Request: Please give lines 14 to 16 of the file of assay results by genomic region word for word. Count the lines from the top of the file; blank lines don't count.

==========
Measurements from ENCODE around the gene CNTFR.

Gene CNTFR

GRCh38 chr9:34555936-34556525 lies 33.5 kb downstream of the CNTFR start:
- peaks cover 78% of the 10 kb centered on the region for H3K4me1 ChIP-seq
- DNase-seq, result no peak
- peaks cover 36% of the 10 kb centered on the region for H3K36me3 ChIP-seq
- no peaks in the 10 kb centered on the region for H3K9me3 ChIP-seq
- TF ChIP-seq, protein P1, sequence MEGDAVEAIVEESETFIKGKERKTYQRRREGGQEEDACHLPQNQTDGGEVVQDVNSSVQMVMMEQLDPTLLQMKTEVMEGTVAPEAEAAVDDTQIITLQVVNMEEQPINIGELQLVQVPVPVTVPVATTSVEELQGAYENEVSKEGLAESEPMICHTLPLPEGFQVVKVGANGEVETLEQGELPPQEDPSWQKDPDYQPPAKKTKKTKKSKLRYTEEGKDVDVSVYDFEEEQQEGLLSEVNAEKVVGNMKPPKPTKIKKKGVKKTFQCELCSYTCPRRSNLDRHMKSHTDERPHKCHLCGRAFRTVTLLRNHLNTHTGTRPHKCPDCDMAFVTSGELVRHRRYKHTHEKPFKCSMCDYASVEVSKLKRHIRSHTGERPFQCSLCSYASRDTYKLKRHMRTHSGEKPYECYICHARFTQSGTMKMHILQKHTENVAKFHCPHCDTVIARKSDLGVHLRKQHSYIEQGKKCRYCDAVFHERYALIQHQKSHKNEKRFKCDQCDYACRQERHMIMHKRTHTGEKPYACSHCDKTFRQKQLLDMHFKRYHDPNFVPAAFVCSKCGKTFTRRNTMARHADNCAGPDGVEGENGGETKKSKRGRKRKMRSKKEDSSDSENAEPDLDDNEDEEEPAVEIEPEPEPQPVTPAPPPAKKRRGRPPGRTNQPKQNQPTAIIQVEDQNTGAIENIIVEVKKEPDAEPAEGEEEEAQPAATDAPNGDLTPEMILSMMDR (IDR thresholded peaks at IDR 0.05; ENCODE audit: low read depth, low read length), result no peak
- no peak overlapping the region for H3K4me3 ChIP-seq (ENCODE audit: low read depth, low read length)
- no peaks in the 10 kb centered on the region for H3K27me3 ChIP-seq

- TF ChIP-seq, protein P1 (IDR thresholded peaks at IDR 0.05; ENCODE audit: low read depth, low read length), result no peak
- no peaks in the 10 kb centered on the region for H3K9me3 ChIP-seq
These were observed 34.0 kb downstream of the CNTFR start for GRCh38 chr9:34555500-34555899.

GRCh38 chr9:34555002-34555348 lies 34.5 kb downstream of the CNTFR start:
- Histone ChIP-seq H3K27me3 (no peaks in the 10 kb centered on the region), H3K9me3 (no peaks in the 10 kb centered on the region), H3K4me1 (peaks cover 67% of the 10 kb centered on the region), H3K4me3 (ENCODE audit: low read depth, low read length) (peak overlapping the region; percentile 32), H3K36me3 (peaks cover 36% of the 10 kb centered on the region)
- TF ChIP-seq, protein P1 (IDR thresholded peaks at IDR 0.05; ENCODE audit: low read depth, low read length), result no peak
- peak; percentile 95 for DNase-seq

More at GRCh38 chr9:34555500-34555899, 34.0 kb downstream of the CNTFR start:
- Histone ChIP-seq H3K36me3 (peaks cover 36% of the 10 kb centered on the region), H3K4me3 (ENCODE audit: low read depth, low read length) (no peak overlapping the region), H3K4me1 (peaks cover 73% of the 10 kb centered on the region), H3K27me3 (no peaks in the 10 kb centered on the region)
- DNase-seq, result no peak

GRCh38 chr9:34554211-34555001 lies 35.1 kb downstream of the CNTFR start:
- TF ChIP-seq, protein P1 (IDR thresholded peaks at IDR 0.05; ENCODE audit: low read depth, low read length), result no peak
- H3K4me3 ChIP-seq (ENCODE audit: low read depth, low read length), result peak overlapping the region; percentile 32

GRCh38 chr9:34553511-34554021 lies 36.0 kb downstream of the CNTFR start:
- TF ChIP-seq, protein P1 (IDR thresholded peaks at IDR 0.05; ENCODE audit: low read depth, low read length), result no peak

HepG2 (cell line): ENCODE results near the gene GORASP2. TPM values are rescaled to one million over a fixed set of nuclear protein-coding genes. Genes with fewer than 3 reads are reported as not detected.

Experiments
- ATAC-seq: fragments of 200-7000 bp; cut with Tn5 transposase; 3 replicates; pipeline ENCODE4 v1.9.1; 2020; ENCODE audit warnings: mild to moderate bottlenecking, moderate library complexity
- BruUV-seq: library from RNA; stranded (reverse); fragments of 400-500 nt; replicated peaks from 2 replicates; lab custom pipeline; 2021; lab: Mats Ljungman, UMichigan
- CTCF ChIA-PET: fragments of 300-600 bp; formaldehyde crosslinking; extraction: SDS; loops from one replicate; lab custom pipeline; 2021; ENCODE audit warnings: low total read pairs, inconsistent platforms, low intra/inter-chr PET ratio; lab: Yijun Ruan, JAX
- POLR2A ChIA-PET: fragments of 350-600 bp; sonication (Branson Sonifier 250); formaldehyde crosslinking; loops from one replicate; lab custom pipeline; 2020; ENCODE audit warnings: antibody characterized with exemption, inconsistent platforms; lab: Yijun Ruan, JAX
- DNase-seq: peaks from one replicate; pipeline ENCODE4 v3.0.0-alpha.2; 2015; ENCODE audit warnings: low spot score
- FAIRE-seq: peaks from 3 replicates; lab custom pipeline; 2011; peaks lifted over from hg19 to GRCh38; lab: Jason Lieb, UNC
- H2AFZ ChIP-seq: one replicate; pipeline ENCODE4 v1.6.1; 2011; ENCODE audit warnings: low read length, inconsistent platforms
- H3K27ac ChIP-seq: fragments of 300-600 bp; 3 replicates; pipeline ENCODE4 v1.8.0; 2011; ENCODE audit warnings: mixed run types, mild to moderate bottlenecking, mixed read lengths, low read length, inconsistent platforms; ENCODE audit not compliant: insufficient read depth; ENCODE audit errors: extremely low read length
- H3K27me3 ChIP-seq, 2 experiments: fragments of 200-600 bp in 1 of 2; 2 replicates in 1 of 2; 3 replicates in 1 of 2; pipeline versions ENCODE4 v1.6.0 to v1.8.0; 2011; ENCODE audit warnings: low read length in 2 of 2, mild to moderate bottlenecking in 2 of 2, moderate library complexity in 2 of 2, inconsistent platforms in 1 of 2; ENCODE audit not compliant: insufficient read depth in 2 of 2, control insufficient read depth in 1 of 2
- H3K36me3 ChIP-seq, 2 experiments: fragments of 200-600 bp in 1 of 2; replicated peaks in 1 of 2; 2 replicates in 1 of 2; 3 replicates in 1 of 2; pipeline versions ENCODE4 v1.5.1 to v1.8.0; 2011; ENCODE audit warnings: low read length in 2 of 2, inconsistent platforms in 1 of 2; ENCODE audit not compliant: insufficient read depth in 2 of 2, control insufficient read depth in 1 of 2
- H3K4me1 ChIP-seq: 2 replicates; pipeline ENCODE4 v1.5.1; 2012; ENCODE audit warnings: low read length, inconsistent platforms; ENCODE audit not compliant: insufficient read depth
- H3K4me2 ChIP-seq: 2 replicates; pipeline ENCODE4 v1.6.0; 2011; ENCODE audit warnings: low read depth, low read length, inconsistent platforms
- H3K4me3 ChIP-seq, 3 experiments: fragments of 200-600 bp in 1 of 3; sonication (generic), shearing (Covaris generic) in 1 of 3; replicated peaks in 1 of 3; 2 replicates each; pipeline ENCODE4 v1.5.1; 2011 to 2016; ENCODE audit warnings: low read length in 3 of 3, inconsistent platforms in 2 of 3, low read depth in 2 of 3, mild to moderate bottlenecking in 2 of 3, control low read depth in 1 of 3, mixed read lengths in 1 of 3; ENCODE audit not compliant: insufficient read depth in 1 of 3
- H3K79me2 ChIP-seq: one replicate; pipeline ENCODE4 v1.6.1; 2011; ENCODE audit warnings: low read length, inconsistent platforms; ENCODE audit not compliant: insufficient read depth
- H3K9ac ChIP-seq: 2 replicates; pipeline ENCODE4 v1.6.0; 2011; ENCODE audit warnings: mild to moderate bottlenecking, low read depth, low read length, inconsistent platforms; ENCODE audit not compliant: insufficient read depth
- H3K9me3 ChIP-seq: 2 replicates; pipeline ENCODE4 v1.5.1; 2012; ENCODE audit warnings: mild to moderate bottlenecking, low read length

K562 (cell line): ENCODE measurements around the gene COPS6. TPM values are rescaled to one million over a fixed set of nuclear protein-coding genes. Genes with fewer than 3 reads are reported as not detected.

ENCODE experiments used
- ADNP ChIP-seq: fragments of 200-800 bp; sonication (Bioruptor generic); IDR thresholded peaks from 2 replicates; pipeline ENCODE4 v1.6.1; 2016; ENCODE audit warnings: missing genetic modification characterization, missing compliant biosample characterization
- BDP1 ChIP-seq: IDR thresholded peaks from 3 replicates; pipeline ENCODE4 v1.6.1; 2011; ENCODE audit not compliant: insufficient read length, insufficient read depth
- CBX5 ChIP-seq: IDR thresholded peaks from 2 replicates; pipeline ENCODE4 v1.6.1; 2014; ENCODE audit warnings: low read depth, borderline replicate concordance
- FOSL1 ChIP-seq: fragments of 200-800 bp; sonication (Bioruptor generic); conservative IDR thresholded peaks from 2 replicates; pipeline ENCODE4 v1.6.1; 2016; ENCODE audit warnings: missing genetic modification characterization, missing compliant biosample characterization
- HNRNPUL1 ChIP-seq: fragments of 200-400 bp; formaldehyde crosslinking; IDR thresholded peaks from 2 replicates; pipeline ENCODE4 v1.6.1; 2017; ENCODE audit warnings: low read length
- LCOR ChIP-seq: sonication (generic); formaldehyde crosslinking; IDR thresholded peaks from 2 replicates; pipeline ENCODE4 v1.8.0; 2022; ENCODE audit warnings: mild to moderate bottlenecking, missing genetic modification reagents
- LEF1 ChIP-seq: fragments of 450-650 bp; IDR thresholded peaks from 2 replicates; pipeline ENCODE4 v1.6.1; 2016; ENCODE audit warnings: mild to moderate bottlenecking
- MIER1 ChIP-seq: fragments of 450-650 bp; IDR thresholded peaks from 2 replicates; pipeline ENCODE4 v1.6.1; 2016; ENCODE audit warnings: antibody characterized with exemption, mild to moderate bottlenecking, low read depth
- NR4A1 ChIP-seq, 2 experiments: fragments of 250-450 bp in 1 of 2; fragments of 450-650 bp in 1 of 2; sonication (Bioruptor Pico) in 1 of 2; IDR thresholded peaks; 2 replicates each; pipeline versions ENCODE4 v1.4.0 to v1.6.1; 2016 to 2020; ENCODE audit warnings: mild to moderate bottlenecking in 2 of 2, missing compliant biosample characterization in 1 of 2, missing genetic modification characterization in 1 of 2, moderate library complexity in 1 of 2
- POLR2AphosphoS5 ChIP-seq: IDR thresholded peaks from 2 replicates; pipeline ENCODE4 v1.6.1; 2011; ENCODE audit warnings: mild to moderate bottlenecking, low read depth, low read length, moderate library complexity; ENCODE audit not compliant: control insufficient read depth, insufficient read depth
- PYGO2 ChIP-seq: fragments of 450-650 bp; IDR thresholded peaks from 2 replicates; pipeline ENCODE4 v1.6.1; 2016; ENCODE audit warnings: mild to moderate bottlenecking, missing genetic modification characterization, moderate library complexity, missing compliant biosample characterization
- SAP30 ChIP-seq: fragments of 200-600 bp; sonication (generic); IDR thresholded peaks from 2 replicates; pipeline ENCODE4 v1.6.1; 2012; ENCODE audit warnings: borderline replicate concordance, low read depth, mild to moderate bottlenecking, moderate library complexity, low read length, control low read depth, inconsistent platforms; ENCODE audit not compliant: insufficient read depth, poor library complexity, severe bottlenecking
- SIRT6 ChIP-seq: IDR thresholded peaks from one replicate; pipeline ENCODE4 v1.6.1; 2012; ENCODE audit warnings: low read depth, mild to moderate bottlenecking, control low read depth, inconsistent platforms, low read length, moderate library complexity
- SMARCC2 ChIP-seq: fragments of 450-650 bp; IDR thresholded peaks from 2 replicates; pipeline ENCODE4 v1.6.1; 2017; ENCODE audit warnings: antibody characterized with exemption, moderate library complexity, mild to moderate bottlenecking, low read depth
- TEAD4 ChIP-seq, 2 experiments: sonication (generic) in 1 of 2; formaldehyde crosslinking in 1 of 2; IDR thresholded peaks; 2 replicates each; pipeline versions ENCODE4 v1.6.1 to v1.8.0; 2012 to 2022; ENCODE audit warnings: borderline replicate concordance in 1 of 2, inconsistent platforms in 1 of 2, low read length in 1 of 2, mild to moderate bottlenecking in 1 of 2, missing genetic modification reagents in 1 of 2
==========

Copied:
GRCh38 chr9:34555002-34555348 lies 34.5 kb downstream of the CNTFR start:
- Histone ChIP-seq H3K27me3 (no peaks in the 10 kb centered on the region), H3K9me3 (no peaks in the 10 kb centered on the region), H3K4me1 (peaks cover 67% of the 10 kb centered on the region), H3K4me3 (ENCODE audit: low read depth, low read length) (peak overlapping the region; percentile 32), H3K36me3 (peaks cover 36% of the 10 kb centered on the region)
- TF ChIP-seq, protein P1 (IDR thresholded peaks at IDR 0.05; ENCODE audit: low read depth, low read length), result no peak